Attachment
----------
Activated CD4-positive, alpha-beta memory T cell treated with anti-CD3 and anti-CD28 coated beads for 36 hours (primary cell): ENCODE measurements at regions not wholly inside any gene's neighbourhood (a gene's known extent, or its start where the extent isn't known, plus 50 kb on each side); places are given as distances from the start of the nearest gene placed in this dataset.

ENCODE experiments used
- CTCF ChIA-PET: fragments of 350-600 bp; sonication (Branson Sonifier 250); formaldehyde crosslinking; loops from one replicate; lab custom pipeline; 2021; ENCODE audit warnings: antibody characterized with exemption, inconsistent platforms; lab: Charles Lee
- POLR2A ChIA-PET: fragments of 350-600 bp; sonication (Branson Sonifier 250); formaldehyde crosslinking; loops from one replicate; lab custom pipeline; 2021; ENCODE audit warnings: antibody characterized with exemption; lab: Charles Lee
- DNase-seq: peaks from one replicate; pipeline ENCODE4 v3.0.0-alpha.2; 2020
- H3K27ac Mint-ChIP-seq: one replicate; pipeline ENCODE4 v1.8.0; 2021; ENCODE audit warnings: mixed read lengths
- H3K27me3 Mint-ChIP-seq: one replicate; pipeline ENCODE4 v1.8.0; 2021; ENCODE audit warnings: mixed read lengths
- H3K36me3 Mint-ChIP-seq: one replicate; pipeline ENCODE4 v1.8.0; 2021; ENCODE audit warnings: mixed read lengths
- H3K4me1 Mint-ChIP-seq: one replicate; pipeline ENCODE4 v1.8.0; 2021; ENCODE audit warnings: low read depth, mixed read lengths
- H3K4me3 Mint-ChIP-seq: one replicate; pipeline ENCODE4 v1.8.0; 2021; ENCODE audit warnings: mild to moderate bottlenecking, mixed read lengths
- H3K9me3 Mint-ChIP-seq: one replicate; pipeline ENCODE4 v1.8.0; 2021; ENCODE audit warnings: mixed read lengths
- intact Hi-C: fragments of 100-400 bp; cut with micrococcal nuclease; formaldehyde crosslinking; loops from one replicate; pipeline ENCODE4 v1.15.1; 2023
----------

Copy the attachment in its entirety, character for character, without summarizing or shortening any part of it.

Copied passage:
Activated CD4-positive, alpha-beta memory T cell treated with anti-CD3 and anti-CD28 coated beads for 36 hours (primary cell): ENCODE measurements at regions not wholly inside any gene's neighbourhood (a gene's known extent, or its start where the extent isn't known, plus 50 kb on each side); places are given as distances from the start of the nearest gene placed in this dataset.

ENCODE experiments used
- CTCF ChIA-PET: fragments of 350-600 bp; sonication (Branson Sonifier 250); formaldehyde crosslinking; loops from one replicate; lab custom pipeline; 2021; ENCODE audit warnings: antibody characterized with exemption, inconsistent platforms; lab: Charles Lee
- POLR2A ChIA-PET: fragments of 350-600 bp; sonication (Branson Sonifier 250); formaldehyde crosslinking; loops from one replicate; lab custom pipeline; 2021; ENCODE audit warnings: antibody characterized with exemption; lab: Charles Lee
- DNase-seq: peaks from one replicate; pipeline ENCODE4 v3.0.0-alpha.2; 2020
- H3K27ac Mint-ChIP-seq: one replicate; pipeline ENCODE4 v1.8.0; 2021; ENCODE audit warnings: mixed read lengths
- H3K27me3 Mint-ChIP-seq: one replicate; pipeline ENCODE4 v1.8.0; 2021; ENCODE audit warnings: mixed read lengths
- H3K36me3 Mint-ChIP-seq: one replicate; pipeline ENCODE4 v1.8.0; 2021; ENCODE audit warnings: mixed read lengths
- H3K4me1 Mint-ChIP-seq: one replicate; pipeline ENCODE4 v1.8.0; 2021; ENCODE audit warnings: low read depth, mixed read lengths
- H3K4me3 Mint-ChIP-seq: one replicate; pipeline ENCODE4 v1.8.0; 2021; ENCODE audit warnings: mild to moderate bottlenecking, mixed read lengths
- H3K9me3 Mint-ChIP-seq: one replicate; pipeline ENCODE4 v1.8.0; 2021; ENCODE audit warnings: mixed read lengths
- intact Hi-C: fragments of 100-400 bp; cut with micrococcal nuclease; formaldehyde crosslinking; loops from one replicate; pipeline ENCODE4 v1.15.1; 2023